A hedgehog reads a book. Two fairies balance on a seesaw with a snail atop its fulcrum. A butterfly alights on a playful fawn’s nose. Just your average everyday scene on K Street.
The whimsical installation occupies a tree box outside 1900 K Street, on the southwest corner of K and 19th streets, Northwest. It’s a building owned by Nuveen Real Estate and managed by Hines where two big law firms have offices.
Other pollinator gardens are sprinkled around downtown DC because of the annual “Golden Streets” contest held by the Golden Triangle Business Improvement District. This year, the BID partnered with Smithsonian Gardens, which manages the museums’ grounds and constructs “exhibition gardens” around the Mall, among other tasks. Earlier this year, Smithsonian supervisory horticulturist James Gagliardi did a presentation about pollinator gardens for property managers in the BID, which encompasses a roughly turkey-shaped hunk of downtown roughly from 16th Street, Northwest, near the White House to the south side of Dupont Circle, to around 21st Street, Northwest.
About 60 people turned out for the presentation, Gagliardi tells Washingtonian, far more than he or the BID expected. He explained the significance of pollinator gardens and suggested plants to incorporate in tree boxes for the BID’s annual contest. Gagliardi has been a judge in previous years, but says this is the first time he got to influence what get planted. Smithsonian Gardens planted pollinator gardens as examples at two small parks: Longfellow Park, at Connecticut Avenue and 18th Street, and James Monroe Park, at Pennsylvania Avenue and 20th Street.
The contest is one of the “fun parts of our job,” says Paige Furcal, 1900 K’s property manager. The building has had a pretty good run in previous Golden Triangle contests. It won first place for a tropical gardens theme that featured a real pineapple plant (which Furcal says they ate later in the year) and second place for an Arabian-themed garden for a “gardens around the world” theme last year.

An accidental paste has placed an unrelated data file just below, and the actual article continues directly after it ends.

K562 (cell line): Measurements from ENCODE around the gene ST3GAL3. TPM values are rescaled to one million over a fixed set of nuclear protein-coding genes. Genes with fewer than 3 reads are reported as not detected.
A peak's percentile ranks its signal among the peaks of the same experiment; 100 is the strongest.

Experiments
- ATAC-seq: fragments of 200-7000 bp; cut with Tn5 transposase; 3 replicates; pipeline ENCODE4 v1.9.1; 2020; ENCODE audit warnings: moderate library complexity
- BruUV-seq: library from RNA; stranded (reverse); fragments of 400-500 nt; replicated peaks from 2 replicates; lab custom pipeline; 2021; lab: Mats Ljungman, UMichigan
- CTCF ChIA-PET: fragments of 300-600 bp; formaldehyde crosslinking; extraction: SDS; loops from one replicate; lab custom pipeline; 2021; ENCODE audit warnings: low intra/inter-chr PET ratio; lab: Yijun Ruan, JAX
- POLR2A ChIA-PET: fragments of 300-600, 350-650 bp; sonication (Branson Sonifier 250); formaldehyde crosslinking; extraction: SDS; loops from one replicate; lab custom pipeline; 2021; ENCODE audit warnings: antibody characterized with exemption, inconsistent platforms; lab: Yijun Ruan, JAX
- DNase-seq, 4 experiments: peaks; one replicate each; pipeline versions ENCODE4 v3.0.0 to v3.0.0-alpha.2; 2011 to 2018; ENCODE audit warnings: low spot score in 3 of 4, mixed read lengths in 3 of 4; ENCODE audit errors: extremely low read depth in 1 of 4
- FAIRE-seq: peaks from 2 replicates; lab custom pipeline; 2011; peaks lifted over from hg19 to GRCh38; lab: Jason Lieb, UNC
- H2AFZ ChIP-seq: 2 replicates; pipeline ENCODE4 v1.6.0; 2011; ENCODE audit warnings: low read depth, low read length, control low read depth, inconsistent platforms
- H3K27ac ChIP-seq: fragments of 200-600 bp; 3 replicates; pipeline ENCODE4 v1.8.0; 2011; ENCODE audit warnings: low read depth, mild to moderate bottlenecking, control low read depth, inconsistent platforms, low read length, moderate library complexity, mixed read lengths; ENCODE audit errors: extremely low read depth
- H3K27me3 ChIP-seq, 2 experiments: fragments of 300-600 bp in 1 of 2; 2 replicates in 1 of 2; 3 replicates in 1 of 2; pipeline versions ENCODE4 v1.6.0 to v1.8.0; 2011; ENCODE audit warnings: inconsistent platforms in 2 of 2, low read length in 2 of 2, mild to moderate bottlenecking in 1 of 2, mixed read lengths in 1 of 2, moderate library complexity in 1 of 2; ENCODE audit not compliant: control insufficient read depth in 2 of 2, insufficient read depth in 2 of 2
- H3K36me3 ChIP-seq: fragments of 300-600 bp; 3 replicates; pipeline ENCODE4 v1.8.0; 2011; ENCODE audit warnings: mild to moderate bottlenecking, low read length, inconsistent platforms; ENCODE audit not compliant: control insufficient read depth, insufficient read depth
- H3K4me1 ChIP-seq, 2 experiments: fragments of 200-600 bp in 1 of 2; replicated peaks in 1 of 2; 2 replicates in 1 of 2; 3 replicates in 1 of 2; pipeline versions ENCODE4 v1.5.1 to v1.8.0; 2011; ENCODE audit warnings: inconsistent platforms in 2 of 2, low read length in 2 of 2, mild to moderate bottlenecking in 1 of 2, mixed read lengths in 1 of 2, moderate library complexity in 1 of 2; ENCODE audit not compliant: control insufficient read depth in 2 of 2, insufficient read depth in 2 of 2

For this year’s box, Furcal says, they figured, “everyone’s going to be doing bees, so let’s think of some other pollinators.” So assistant property manager Sara Fabian “came up with the idea that maybe fairies are pollinators.”
Furcal and Fabian turned to Mary McDermott of the Chapel Valley Landscape Company, who designed the previous winning entries, to execute the idea. “I thought this would be a great idea,” McDermott says, “because it shows you can have pollinator plants in every garden.”
Indeed, Gagliardi says, the idea behind the contest is to show people what they can do in their gardens at home, no matter how much space they have. Pollinators, which include bees as well as butterflies and bats are responsible for a third of all US agriculture. Some are endangered, and many of their populations may be in decline.
Gagliardi judged this year’s entries alongside Dumbarton Oaks horticulturist Luis Marmol and NBCWashington meteorologist Amelia Draper. “I’ve walked around for years and judged [the boxes] without anyone listening to me,” Gagliardi says. “It’s very hard when you want to give a trophy to everyone.”
In the end, the judges picked four first-place winners. Best in Design went to 888 17th Street, Northwest. Best in Sustainability went to 1900 M Street, Northwest. Best New Entry went to 1999 K Street, Northwest. And Best Tiny Tree Box went to 1717 Pennsylvania Avenue NW.
1900 K Street, alas, won nothing this year, a situation Furcal, Fabian, and McDermott are taking in stride. As usual, the boxes near the building will be replaced with mums this fall and pansies this winter. This was McDermott’s first fairy garden, and she says that when the figures arrived at her house, her husband laughed about the figures. Now: “We’re going to do a fairy garden in our house next year,” she says. “He’s really into it.”